| WASHINGTON, March 8
WASHINGTON, March 8 The disclosure this week of
documents describing secret CIA hacking tools shows that
intensified U.S. government efforts to prevent leaks by
intelligence agency employees and contractors have largely
failed, cybersecurity professionals and intelligence officials
If the Central Intelligence Agency disclosures are confirmed
to be the work of an intelligence agency contractor, as
government investigators currently suspect, it would be at least
the third public case in recent years in which special software
and human resources programs intended to catch so-called insider
threats have not worked.
The anti-secrecy group WikiLeaks, which published the CIA
documents Tuesday, said it obtained the archive after it
circulated among former U.S. government contractors in "an
Part of the problem in combating leaks is that the number of
government employees and contractors with access to highly
sensitive information has exploded in recent years, due in part
to greater information-sharing across the government that was
mandated in the wake of the Sept. 11, 2001, attacks.
Budget constraints that force agencies to rely on
contractors rather than permanent staff have also contributed to
the problem, intelligence officials say. Government estimates of
how many people have been granted Top Secret clearances range
from the high hundreds of thousands to more than a million
across thousands of public agencies and private companies.
Government agencies estimate that there is one insider
threat for every 6,000 to 8,000 employees, an intelligence
agency contractor said, speaking on condition of anonymity for
fear of upsetting his employer. The contractor said there is too
much sharing of information internally, with many workers having
access to material they do not need.
Recognizing the dangers, former President Barack Obama
signed an executive order creating the National Insider Threat
Task Force in 2011, following the disclosures of hundreds of
thousands of State Department cables that were stolen by former
Army private Chelsea Manning and provided to WikiLeaks.
The order covered virtually every federal department and
agency, including the Department of Education, the Peace Corps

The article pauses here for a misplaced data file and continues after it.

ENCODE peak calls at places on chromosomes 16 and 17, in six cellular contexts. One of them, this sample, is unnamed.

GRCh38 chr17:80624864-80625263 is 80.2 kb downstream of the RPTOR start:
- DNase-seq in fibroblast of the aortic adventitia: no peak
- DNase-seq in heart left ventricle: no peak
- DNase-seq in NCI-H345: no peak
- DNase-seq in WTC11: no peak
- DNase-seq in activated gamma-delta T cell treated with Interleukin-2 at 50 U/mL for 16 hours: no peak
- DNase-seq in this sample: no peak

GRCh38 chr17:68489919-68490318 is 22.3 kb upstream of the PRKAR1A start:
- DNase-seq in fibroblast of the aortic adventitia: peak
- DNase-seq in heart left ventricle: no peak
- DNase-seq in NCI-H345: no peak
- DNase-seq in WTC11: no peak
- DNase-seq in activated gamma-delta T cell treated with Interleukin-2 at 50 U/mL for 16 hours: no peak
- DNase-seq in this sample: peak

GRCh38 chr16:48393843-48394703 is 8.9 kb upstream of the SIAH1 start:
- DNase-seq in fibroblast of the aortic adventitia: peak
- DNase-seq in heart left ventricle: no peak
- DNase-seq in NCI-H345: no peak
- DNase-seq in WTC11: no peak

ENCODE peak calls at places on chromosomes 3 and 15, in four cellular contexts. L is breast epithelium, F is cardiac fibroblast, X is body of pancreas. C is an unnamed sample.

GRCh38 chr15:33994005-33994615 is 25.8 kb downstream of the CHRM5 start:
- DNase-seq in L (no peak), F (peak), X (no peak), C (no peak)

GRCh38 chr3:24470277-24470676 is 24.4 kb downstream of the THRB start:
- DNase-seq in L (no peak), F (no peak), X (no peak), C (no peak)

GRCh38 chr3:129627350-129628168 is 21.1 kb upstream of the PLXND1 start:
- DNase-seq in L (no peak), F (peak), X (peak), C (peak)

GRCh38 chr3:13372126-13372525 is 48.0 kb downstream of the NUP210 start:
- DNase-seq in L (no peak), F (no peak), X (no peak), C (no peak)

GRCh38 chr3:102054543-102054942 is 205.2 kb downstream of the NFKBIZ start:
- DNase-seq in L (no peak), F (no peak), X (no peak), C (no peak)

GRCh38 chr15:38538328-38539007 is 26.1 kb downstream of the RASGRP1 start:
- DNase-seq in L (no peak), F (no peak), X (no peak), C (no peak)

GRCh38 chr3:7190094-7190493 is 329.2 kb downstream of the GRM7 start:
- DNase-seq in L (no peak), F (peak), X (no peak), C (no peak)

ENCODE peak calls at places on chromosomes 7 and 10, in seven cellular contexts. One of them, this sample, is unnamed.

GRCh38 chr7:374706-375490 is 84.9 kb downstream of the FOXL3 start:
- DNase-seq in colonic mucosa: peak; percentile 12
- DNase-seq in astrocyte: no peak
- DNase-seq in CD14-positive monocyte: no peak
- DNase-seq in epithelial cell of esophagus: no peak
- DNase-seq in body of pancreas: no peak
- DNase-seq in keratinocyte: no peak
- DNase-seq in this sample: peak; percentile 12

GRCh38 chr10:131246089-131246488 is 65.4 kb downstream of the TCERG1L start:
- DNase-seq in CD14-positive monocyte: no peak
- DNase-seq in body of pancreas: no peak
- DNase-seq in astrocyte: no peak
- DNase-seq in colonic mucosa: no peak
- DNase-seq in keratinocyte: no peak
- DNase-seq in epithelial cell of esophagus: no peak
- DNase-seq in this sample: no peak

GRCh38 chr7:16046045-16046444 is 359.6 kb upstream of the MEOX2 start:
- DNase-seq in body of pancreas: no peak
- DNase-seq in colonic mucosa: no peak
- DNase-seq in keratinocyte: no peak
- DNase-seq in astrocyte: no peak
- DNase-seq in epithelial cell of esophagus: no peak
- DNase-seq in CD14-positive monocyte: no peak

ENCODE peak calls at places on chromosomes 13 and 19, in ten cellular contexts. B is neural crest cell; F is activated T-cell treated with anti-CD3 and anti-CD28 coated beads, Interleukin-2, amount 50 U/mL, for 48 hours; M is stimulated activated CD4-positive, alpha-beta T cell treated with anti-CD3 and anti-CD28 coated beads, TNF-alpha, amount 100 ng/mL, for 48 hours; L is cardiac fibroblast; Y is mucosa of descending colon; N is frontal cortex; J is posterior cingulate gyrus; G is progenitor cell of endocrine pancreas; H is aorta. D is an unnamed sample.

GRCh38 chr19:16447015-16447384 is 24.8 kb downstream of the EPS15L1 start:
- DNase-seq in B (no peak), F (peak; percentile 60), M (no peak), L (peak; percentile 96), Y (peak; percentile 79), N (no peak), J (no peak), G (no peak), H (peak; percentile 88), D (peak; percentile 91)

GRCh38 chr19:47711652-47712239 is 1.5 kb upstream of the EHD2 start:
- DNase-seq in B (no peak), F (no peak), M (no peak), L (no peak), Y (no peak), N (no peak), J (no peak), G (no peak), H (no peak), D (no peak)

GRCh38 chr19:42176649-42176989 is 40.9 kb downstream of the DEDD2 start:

and other offices not directly involved in national security.
The program requires federal employees to monitor co-workers
for suspicious actions based on behavioral profiling. Those who
fail to report high-risk people or behaviors could face
penalties, including criminal charges.
Insider threat investigations can also be launched when
computer network monitoring detects “suspicious user behavior,”
according to government documents.
Monitoring of prospective and current government employees
has only increased in recent years. Under a directive issued in
May 2016 by James Clapper, the former director of national
intelligence, U.S. officials evaluating whether employees should
continue to have access to classified information can collect
publicly available social media posts of those workers.
Despite the new initiatives and a raft of innovative
employee monitoring technologies developed by the NSA and
private-sector tech companies, insider threats remain "the
greatest worry across government and industry," said Curtis
Dukes, the former head of cyber defense at the National Security
Agency who now works at the Center for Internet Security, a
non-profit organization committed to protecting against cyber
CIA "GOLD STANDARD"
Tuesday's leaks came at a time when U.S. intelligence
agencies were already reeling from the discovery that former
contractor Harold Martin had allegedly spent 20 years stealing
secrets from the NSA and three other intelligence agencies
before finally being caught last summer.
Martin worked for Booz Allen Hamilton, the same consulting
firm that employed Edward Snowden, who in 2013 exposed details
about U.S. spying programs.
This week's dump of CIA files is especially alarming because
the spy agency is considered the "gold standard" for monitoring
and tracking insiders, according to Larry Pfeiffer, chief of
staff to then-CIA director Michael Hayden.
Leo Taddeo, chief security officer at Cryptzone and a former
special agent with the Federal Bureau of Investigation's cyber
crime division in New York, said the Sept. 11 attacks prompted a
significant expansion in the number of facilities and government
contractors who had access to sensitive information. A 2003
report on the attacks concluded the plot could have been
disrupted if not for lapses of communication between the CIA and
That finding and others forced a restructuring of how U.S.
intelligence agencies share information, overcoming resistance
by some officials who worried the new arrangement could create
"We need for the right people to see the right dots, so they
can connect them, but the counter argument is you increase the
insider risk and that compromise has a greater impact," Taddeo
Chris Inglis, former deputy director of the NSA, gave a
presentation entitled "How to Catch a Snowden" to a jam-packed
room last month at the RSA cybersecurity conference in San
Francisco. The talk was so popular that conference organizers
had Inglis present twice.
Inglis said companies, as well as governments, need to
embrace continuous monitoring of employees and the use of
behavioral analytics to spot potential leakers, and to directly
involve human resources departments in detection efforts.
Some companies have been hesitant to adopt such strategies,
Inglis said, but a raft of breaches in recent years has led to a
growing embrace of more aggressive approaches.
"The unfortunate truth is you’re only going to suffer this
one in a million times, but that one in a million can kill you,"
(Reporting by Dustin Volz and Jonathan Landay; Additional
reporting by Joseph Menn in San Francisco and Warren Strobel,
John Walcott and Mark Hosenball in Washington; Editing by
Jonathan Weber and Leslie Adler)